The Perfect Blog Post Formula!

Here is a great, clear infographic from Social Triggers:

The formula for the perfect blog post – study it and learn from it

Writing a killer blog post Michael Hyatt’s Way The 6-Part Blog Post

Michael Hyatt uses the following formula to write blog posts faster:

  • Headline
  • Lead paragraph / hook
  • Relevant image
  • Personal story
  • Scannable body
  • Open-ended question

He practices what he preaches. Here’s an example of one of his blog posts.

HIPASI

This is PAS for blog posts. It goes like so:

  • Headline
  • Image
  • Problem
  • Agitation
  • Solution
  • Invitation

And here’s an example of it in use on Copyblogger:

delegate-content-marketing

Star. Story. Solution.

This formula is great  for laying out a lead generation page in particular.

  • Star. Who’s the character we’ll be following, or what’s the idea the post is working through?
  • Story. Tell it! Follow the better rules of writing engaging stories.
  • Solution. What happened?

Most blog posts written in the first person fit nicely into the Star Story Solution formula. Here’s a Copyhacker version, as an example with a great headline:

The Diva List, Or How I Found Happiness As A Freelance Copywriter

AIDPPC

Yet another take on AIDA , this time by the legendary Robert Collier. Great for sales letters but useful anywhere you’re trying to sell and you need a trusted sales sequence in place to work off of. It goes:

Attention Interest Description Persuasion Proof Close

The first two parts of this copywriting formula are exactly like AIDA’s first two points. But desire is unpacked (helpfully!) into three core elements:

  1. Descriptions, likely of the solution but also of the problem, the status quo, the challenges of not switching – anything that fleshes out the story
  2. Persuasive elements, like loss aversion, testimonials, future pacing
  3. Proof (e.g., demos, testimonials, endorsements) that the solution can do what it claims to, and can do it like no other

So if you’ve struggled with the “desire” part of AIDA, try AIDPPC instead.

AICPBSAWN

As an acronym, this is completely ridiculous. Makes me laugh out loud. When someone throws down AIDA in a copy review session, counter them with, “Well AICPBSAWN holds that desire is made of…” and see what happens. Here’s how this long acronym (explained well by Buffer) works, from top of page to bottom:

Attention – Biggest benefit, biggest problem you cansolve, USP

Interest – Reason why they should be interested in whatyou have to say

Credibility – Reason why they should believe you

Proof – Prove what you are claiming is true

Benefits – List them all

Scarcity – Create scarcity Action – Tell them precisely what to do Warn – What will happen if they don’t take action

Now – Motivate them to take action now You might think this could only work for a really long page. But here’s how quickly you might use this formula up on a typical home page:

Hero section:

Attention:

Headline Interest: Subhead and paragraph or bullets

Credibility: Testimonial and row of client logos. Screenshot block A: Proof: Crosshead, paragraph, captioned screenshot

Benefits. Screenshot block B: Proof: Crosshead, paragraph, captioned screenshot Benefits. Screenshot block C: Proof: Crosshead, paragraph, captioned screenshot

Close:

Scarcity: Limited beta, etc.

Action: CTA or button

Warn: Single click-trigger below CTA

Now: Short testimonial from person who’s glad they acted fast

That’s not a very long page at all. But you’d cover off all of the key parts of this useful formula.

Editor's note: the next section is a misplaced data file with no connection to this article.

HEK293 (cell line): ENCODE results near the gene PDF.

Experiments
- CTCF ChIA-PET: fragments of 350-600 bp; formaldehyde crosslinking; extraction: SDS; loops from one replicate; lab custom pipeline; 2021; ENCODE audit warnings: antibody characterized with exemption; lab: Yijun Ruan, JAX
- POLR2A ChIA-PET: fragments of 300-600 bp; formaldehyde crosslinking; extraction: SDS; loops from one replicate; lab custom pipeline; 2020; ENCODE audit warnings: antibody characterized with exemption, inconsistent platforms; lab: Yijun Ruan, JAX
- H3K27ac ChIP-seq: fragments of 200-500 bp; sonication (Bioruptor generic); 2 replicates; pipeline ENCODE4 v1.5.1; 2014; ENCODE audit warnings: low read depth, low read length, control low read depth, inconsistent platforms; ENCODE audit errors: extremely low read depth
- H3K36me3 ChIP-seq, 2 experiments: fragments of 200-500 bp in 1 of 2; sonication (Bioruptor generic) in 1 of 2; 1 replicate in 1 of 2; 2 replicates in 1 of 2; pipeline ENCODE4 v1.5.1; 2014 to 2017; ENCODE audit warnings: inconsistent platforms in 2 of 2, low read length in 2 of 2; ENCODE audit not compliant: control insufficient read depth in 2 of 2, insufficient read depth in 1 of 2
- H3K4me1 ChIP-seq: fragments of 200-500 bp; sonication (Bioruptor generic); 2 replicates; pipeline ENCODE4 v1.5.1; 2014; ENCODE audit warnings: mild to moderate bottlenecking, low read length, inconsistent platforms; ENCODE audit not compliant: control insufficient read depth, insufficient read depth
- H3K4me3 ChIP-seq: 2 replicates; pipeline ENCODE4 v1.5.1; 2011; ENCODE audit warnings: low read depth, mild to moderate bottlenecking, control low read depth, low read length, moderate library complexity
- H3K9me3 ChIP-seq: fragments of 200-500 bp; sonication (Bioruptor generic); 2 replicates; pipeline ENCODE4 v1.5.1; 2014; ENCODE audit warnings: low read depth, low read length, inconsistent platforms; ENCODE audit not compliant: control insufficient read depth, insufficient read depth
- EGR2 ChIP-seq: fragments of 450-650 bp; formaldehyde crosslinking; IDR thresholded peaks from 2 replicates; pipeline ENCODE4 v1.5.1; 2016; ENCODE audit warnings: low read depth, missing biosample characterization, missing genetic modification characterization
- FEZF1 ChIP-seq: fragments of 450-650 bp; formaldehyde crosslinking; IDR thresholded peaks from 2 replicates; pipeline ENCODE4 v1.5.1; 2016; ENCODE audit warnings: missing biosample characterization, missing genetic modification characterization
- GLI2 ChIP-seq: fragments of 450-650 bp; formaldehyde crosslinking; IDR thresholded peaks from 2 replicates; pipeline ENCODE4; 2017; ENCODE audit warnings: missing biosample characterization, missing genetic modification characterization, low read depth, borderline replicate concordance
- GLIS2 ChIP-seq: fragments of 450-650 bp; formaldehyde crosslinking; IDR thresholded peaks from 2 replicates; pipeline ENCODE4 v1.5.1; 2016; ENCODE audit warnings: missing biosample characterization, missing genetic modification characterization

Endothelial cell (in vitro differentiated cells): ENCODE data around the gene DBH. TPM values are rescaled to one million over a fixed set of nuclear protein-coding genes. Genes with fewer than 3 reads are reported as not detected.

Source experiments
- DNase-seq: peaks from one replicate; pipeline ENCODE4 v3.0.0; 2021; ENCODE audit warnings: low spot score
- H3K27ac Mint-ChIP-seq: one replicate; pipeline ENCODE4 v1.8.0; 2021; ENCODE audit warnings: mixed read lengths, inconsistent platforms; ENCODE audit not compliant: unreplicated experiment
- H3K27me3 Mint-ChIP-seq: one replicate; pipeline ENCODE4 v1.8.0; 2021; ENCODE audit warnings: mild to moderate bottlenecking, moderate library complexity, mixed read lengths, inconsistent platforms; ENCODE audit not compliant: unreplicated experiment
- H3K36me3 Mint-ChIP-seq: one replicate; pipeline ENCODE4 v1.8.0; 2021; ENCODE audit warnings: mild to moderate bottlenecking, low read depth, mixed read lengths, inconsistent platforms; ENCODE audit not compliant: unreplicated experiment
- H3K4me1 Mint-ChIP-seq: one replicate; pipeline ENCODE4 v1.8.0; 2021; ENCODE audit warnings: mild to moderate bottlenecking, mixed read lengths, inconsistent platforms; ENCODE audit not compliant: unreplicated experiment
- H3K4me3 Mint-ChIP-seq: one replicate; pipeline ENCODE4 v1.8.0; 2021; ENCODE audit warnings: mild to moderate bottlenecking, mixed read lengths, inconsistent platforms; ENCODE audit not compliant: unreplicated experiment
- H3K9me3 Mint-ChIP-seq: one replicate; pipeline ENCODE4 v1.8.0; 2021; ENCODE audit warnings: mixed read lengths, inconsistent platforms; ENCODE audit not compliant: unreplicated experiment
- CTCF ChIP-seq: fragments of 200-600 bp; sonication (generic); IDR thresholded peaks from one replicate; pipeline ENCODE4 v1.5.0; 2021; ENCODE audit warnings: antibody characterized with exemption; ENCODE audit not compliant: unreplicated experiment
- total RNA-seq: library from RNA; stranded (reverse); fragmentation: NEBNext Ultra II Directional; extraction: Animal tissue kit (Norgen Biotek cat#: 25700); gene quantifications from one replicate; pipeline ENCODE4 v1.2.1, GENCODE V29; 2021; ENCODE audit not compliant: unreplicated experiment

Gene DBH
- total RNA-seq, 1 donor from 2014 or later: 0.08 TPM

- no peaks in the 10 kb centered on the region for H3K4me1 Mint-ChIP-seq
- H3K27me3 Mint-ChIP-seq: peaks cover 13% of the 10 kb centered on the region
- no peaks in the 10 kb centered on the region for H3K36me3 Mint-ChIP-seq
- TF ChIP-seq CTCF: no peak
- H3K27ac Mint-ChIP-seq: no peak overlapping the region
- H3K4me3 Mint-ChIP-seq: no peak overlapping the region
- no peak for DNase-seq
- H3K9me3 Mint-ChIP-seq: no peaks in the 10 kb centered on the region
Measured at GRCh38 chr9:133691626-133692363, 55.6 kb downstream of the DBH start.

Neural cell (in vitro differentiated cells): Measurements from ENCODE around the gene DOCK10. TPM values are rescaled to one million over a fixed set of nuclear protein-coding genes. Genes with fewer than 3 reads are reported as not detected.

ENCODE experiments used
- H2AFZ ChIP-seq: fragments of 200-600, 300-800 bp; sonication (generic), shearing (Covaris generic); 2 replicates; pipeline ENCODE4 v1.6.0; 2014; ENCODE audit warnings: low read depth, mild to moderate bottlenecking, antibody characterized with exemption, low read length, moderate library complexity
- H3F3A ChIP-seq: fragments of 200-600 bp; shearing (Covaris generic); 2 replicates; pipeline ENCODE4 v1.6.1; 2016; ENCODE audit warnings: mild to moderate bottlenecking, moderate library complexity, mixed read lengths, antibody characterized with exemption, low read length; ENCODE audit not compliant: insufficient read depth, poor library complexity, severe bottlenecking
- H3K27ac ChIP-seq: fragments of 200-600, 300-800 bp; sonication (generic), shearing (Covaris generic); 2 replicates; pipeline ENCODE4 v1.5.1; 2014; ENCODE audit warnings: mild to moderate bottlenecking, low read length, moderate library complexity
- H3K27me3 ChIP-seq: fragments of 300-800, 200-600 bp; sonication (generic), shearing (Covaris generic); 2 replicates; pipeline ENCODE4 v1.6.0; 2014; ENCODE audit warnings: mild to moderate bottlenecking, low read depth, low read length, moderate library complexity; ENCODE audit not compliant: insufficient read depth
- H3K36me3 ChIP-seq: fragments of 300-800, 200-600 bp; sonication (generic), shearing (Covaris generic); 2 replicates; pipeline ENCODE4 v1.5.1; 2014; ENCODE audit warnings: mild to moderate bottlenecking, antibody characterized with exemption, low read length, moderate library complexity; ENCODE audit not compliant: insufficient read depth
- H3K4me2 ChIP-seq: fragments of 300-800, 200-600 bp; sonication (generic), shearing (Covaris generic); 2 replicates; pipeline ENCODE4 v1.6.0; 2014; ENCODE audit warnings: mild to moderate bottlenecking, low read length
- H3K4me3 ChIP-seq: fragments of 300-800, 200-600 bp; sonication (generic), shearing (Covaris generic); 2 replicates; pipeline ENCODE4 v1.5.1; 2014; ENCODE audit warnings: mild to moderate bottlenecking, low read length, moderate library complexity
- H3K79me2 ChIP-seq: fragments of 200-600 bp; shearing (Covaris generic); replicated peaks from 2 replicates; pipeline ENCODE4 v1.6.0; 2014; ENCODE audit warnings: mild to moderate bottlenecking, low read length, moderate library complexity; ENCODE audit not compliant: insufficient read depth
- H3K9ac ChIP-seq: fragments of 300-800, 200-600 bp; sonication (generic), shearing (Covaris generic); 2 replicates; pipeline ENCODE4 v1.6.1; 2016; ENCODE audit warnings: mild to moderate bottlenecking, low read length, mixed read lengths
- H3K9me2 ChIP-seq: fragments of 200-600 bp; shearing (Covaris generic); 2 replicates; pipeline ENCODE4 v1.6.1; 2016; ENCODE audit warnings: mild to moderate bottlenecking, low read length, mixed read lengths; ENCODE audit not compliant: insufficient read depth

Importantly: you’re not asking for the user to sign up, buy or start a trial until the end. I know this is very, very hard for most of us to do. Hero sections simply have buttons.

But should they?

Are your prospects ready yet? If you’refinding that you get a lot of unqualified folks starting trials – that is, users that fail to activate or that churn out after 1 sign-in – then that prematurely placed button could be to blame. Consider removing the CTA from the hero and writing the page with a traditional copywriting formula in mind instead.

Long Form Sales Letter: Bob Serling’s Power CopywritingFormula

Let’s start with the biggie! We found this one here and was blown away by the level of detail. It’s a mere 36 steps long.

Start with these 4 prereqs:

  1. Quality product
  2. Customer profile
  3. Credibility
  4. Offer

From there, follow these 32 steps one by one:

  1. Conduct exhaustive research.
  2. Rest to let your ideas percolate.
  3. Create a comprehensive list of features, facts and figures.
  4. List every benefit.
  5. Create an irresistible offer.
  6. Create a great guarantee (i.e., don’t be ho-hum about this critical risk-reducer!).
  7. Write an attention-grabbing headline.
  8. Draw attention to key points using color.
  9. Limit the number of graphics.
  10. Hook the reader with a no-holds-barred opener that starts delivering on the headline.
  11. Eliminate early objections.
  12. Create enticing crossheads throughout the piece.
  13. Make your prospect feel their pain deeply.
  14. Eliminate their pain.
  15. Establish your credibility.
  16. Lock in that credibility with “an insider benefit.”
  17. Provide unquestionable proof that your solution delivers.
  18. Break your copy into readable chunks.
  19. List the benefits of using your product.
  20. Summarize the key benefits.
  21. List the features of your product.
  22. Go above-and-beyond with the package you’re offering.
  23. State the price.
  24. Call to action.
  25. Add a piggy-back offer to boost average order value.
  26. Minimize risk.
  27. Close by summarizing the major benefits.
  28. Add a PS.
  29. Make it easy to buy.
  30. Eliminate all distracting links.
  31. Let the copy rest.
  32. Revise for maximum impact.

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